31 Days of Horror: “Coraline” (2009)

blue_coraline

I have always felt there are some pretty horrific elements to the original story of Coraline, written by Neil Gaiman (2002), that were worked into a spectacular stop motion animation by Henry Selick, The book wasn’t even published before Selick got his hands on it to make it into a movie.

With all due respect to the book, I love what they changed and added for the movie. Selick compares the book to the movie throughout the commentary. He has nothing but the utmost respect for it and all of his story tweaks were for the sake of the film and inspired by the book. I feel that he made some creative and effective decisions. This movie also has a haunting, beautiful soundtrack. The music is written by Bruno Coulais (except one song by They Might Be Giants, which is the other father’s song about Coraline).

The beginning opens with some sweet, eerie little tune, and over it, you can faintly hear a woman’s voice humming, and during this you see a rag doll being recreated by some sort of instrument (needle-like fingers, perhaps?)
It’s being torn apart, detailed, restuffed, etc. After seeing the movie or reading the book and watching this again, the hair stood on my arms, quite honestly, and why is does, I cannot reveal to you without giving too many creepy details of the story away.

Coraline Jones, voiced by Dakota Fanning (was there anything this kid couldn’t do?!) is a quick-witted, snarky, bored eleven year-old living the typical American kid lifestyle. Her parents, voiced by the talents of Terri Hatcher and John Hodgman, have just recently settled into a new place- a huge old house called Pink Palace, a name coined by Selick for the film. The house is made up of several apartments inhabited by some interesting characters. Coraline’s mom and dad are busy and stressed. They have deadlines to make and boring work to do with their adult-life stuff, and Coraline is bored.

She meets Wybie, whose grandmother has lived there for many, many years. She knows a thing or two about something strange that has happened there, but Wybie isn’t supposed to talk about it, which he makes clear to Coraline right away. Coraline promptly decides to act out as much animosity as she can toward this annoying boy and his stupid cat, who she calls a “wuss puss” while driving them away as quickly as she can. At some point in the beginning, after meeting Wybie, he gives her a doll he found that bears an odd resemblance to her. She thinks it’s a bit weird, but she is also quite pleased with it and keeps it close.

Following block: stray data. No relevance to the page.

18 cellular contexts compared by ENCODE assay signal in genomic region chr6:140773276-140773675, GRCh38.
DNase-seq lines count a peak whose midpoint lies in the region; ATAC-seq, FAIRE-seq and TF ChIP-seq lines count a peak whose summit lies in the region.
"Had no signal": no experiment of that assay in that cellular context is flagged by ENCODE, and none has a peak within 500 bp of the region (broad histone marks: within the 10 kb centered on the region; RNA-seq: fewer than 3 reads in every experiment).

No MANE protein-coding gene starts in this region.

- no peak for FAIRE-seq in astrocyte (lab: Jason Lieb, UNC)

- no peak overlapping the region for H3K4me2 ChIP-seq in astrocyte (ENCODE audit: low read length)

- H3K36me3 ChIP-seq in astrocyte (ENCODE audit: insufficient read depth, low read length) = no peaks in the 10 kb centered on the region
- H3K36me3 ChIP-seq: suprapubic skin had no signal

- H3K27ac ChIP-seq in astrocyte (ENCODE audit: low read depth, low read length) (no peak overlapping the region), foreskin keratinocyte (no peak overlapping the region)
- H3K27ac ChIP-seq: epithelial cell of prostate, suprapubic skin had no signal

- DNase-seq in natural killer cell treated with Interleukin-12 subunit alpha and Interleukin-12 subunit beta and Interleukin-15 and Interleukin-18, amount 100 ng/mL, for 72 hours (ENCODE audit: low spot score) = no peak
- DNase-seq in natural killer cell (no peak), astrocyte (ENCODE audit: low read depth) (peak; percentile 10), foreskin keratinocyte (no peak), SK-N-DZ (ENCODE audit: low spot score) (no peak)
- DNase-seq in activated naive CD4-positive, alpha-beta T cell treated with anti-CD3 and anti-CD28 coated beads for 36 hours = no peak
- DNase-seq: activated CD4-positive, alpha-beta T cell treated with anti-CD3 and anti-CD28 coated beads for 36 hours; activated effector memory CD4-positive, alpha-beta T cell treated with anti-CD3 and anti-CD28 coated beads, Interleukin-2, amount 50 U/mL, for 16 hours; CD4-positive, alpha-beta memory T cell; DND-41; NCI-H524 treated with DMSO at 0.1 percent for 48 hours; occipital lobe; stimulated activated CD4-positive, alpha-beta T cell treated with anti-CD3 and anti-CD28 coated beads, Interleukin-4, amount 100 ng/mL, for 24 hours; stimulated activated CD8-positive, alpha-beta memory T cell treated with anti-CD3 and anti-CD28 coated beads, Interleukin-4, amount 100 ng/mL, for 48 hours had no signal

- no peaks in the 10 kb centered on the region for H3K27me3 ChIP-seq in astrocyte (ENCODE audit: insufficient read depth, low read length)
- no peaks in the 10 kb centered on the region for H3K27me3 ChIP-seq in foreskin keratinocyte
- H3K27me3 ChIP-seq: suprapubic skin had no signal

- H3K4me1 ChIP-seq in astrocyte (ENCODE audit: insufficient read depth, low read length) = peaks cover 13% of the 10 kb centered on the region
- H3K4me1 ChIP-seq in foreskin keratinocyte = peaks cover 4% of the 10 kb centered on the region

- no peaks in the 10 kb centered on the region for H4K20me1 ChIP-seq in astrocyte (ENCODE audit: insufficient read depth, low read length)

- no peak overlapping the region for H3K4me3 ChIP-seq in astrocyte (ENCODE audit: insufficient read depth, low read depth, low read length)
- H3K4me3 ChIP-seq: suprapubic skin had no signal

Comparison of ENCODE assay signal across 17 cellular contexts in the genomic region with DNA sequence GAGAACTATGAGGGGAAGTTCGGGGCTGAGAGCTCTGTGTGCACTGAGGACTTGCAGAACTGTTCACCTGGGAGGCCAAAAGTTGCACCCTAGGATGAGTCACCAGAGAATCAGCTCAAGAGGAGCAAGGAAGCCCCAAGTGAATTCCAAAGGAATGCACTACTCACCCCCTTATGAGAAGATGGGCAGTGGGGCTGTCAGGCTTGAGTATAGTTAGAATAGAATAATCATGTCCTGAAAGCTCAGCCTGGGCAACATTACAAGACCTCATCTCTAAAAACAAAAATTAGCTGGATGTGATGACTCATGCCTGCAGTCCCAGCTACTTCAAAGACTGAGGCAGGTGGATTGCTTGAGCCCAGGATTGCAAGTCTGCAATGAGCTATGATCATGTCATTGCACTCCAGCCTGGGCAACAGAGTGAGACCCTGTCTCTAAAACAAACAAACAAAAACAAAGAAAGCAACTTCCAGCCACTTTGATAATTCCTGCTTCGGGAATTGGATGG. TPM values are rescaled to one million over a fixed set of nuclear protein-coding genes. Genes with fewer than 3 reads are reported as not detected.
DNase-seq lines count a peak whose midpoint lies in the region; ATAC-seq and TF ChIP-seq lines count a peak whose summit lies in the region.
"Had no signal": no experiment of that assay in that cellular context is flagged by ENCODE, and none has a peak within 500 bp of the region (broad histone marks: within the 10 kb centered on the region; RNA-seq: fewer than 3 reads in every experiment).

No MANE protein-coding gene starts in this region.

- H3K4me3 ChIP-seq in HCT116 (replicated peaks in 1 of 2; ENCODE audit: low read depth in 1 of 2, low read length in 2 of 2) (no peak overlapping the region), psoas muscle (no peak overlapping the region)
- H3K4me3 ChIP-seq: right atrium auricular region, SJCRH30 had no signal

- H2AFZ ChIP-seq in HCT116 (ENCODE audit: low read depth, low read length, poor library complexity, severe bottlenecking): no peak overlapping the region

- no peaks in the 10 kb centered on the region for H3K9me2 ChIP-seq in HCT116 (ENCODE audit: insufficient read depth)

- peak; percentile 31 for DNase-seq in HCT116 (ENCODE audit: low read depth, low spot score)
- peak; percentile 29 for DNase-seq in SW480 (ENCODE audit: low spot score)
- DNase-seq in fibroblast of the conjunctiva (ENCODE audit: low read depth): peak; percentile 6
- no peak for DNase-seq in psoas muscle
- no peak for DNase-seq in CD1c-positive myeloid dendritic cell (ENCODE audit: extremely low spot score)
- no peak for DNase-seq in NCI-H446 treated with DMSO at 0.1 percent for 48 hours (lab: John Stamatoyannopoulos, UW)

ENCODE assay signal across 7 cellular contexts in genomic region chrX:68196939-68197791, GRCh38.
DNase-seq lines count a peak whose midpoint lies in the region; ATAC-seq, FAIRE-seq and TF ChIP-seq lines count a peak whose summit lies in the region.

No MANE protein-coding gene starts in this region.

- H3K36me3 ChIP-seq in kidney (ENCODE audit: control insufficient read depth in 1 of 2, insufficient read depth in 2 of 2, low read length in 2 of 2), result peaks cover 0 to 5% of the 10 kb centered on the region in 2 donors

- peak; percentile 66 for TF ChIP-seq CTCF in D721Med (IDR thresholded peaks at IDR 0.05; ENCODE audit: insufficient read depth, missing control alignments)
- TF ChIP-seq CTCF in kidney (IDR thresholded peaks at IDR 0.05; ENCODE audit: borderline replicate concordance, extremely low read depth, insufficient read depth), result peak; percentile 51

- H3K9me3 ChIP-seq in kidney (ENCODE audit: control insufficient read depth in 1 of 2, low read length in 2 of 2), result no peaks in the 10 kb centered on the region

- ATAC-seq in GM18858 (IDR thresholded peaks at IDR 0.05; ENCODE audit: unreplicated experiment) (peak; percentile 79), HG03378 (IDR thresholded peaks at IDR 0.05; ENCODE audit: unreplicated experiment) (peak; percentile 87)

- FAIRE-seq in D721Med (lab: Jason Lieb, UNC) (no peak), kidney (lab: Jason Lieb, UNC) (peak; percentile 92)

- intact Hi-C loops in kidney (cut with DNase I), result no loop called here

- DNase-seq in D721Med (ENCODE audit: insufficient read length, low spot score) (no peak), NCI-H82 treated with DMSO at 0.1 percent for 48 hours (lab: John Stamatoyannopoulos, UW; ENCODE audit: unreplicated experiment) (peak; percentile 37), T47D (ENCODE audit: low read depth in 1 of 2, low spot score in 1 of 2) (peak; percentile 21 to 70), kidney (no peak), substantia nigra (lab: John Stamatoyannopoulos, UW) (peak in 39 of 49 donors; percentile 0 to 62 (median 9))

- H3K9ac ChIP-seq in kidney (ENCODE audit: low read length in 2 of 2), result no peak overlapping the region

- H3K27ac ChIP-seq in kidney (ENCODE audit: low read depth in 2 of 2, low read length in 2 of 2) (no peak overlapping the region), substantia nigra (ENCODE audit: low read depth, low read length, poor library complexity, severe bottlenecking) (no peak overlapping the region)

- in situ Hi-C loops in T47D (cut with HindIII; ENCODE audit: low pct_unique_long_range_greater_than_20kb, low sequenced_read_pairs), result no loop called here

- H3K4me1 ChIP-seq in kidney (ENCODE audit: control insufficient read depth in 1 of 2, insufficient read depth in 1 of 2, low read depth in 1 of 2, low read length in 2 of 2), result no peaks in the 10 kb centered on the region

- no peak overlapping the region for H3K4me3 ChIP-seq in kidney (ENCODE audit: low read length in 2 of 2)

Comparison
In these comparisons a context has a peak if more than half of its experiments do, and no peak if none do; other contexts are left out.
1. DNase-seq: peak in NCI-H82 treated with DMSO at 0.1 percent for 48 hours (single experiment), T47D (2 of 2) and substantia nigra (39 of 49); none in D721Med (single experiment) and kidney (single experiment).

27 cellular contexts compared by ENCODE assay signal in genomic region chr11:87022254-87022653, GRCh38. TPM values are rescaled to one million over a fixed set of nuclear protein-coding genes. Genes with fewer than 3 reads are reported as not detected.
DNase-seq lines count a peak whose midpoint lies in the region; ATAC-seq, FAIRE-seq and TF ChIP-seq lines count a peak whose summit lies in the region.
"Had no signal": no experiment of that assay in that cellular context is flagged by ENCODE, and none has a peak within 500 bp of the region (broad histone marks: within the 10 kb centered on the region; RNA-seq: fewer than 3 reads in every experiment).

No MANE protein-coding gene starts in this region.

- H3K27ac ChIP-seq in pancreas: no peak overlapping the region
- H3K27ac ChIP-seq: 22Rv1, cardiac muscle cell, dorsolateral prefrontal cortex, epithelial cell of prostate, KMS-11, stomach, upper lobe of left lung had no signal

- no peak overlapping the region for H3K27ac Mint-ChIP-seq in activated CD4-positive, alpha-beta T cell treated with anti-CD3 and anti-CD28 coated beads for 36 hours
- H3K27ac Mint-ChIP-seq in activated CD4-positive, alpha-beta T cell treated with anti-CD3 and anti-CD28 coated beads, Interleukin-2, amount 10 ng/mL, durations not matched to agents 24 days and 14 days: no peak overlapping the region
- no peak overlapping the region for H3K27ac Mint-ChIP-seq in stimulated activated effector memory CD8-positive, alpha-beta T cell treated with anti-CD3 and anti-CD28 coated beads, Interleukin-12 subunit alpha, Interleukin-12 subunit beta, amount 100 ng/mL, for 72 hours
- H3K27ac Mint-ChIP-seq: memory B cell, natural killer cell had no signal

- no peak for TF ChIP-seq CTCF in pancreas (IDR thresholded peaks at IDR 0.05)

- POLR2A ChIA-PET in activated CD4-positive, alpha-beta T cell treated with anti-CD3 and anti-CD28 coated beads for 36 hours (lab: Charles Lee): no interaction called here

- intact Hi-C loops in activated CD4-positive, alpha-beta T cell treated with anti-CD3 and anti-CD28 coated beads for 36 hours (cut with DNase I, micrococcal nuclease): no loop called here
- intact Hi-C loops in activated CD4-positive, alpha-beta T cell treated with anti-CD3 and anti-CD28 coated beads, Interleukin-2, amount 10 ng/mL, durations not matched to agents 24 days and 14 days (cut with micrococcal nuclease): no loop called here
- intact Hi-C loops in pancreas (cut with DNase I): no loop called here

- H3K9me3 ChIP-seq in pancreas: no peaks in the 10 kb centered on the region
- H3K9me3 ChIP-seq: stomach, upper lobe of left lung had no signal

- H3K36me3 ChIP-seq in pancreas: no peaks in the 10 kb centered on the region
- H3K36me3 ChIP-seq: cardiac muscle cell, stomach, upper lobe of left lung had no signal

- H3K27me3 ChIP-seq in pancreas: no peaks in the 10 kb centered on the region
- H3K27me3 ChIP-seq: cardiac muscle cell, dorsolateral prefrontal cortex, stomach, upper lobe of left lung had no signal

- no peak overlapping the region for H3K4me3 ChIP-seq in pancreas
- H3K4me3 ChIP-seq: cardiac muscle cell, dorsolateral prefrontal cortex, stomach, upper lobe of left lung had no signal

Coraline awakes one night to discover a secret door that was once blocked by a brick wall now opens into a magical tunnel that leads into a new world with another mother and another father- a mother who cooks delicious food and wants to play games, and wants nothing more than to give Coraline everything she;s ever wanted. The other mother is bright and cheery and lovely, and despite the weird button eyes on everyone, everything’s perfect. The other neighbors are living their dreams, the other Wybie can’t talk, and everything is beautiful and fun and interesting- a world built just for her. Coraline also meets who she thinks is the other cat (Keith David)- who surprises her by saying, “I’m not the other anything. I’m me.” Coraline finds that this cat can slip between her world and the other world as she can. Coraline soon realizes that this other world isn’t as great as she thought, creepy even, and as the other mother feels her slipping away, the other world soon begins to deteriorate, and along with the other mother, reveal itself for what it really is.

Coraline decides that she’ll take her boring parents and weird but well-meaning neighbors over this freak show any day, but the other mother isn’t willing to let her go. Again I’ll point out what an incredible performance Teri Hatcher gives, as really THREE separate characters for this film. She voices an exasperated mother and wife, who possesses similar emotional dimensions that many preoccupied parents can relate to, as there are genuine moments of sadness that her character portrays when trying to relate to her dissatisfied preteen- she does an excellent job of it. She also plays the very attentive, doting, and sweet “other mother,” and eventually a desperate and terrifying creature that is spiraling into despair.

If you haven’t watched the movie, I recommend it. If you haven’t read the book, I recommend that, too. Then watch the movie again, and then again, but with the commentary. Just a suggestion.

The last thing I’ll say about this movie is that it’s one of the most gorgeous things I’ve ever seen, and each time I see it, there is something I notice that I hadn’t before, and something that makes me love it even more.

–Catherine Kincannon